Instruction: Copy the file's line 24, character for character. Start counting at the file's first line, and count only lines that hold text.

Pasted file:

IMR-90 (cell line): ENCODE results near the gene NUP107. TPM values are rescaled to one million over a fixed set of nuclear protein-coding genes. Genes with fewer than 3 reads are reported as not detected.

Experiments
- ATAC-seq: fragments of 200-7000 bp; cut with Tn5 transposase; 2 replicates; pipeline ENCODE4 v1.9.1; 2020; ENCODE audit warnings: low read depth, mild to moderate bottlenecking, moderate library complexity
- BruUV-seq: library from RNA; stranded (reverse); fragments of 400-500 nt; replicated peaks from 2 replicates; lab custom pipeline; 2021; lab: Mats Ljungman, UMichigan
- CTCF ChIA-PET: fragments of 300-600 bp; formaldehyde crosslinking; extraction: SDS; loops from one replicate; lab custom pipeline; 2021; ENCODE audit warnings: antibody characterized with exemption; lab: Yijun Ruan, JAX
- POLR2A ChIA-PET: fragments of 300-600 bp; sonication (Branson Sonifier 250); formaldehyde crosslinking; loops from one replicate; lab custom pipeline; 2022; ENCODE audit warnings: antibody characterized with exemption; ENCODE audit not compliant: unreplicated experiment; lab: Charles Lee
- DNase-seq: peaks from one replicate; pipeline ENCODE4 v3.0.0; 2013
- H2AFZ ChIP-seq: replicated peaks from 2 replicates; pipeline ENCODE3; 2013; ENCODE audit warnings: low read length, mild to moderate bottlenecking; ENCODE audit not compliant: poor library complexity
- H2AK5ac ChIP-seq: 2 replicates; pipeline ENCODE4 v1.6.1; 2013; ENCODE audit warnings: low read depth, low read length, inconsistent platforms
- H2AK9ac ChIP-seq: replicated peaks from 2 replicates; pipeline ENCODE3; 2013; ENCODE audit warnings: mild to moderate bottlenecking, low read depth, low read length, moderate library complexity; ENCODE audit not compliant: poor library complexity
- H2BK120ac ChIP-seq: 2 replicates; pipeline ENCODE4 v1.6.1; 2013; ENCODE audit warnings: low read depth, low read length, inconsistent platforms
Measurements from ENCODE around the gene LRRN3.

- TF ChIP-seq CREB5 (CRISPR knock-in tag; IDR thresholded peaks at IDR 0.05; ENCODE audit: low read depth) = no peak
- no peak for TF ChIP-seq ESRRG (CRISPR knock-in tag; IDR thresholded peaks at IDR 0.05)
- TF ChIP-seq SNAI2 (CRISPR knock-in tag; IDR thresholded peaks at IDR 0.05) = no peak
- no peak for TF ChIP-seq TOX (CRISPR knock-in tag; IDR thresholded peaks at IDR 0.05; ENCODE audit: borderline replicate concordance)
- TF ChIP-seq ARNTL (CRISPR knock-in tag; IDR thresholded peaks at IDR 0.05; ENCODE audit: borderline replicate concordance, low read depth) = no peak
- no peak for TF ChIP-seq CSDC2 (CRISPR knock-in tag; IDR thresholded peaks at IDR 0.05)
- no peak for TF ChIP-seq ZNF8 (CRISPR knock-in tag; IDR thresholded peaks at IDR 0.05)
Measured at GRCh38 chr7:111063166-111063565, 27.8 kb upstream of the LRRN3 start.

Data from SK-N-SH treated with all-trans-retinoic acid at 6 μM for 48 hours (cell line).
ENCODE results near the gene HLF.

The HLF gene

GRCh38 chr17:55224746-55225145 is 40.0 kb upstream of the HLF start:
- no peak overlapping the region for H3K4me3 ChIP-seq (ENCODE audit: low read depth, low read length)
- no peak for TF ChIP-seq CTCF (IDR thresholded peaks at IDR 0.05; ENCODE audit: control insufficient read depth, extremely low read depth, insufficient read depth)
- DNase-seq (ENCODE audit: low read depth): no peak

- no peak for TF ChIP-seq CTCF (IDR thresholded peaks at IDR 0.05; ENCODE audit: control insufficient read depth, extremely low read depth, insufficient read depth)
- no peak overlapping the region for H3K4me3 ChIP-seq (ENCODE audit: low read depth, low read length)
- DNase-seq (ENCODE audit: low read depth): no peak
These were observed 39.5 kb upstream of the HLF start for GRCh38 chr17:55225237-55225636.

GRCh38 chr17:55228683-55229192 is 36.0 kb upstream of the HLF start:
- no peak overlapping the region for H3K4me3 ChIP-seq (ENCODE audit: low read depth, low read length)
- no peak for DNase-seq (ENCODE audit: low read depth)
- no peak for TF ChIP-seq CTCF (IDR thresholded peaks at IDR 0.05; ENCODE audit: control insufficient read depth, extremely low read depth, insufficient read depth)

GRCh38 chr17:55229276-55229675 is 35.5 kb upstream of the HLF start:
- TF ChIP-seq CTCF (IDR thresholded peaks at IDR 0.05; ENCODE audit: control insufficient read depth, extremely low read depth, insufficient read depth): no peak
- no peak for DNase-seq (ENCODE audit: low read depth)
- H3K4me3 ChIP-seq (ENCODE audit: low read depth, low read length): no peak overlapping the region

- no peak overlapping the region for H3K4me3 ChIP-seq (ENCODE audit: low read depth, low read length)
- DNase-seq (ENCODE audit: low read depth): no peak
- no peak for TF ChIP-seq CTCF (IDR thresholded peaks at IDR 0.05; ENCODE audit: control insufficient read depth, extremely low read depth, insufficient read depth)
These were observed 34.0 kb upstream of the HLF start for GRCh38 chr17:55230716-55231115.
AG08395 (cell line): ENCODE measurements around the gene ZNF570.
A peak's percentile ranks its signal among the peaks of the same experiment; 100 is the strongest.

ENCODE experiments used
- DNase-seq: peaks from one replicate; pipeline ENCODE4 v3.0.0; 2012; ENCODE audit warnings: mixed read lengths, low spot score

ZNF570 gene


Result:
GRCh38 chr17:55224746-55225145 is 40.0 kb upstream of the HLF start: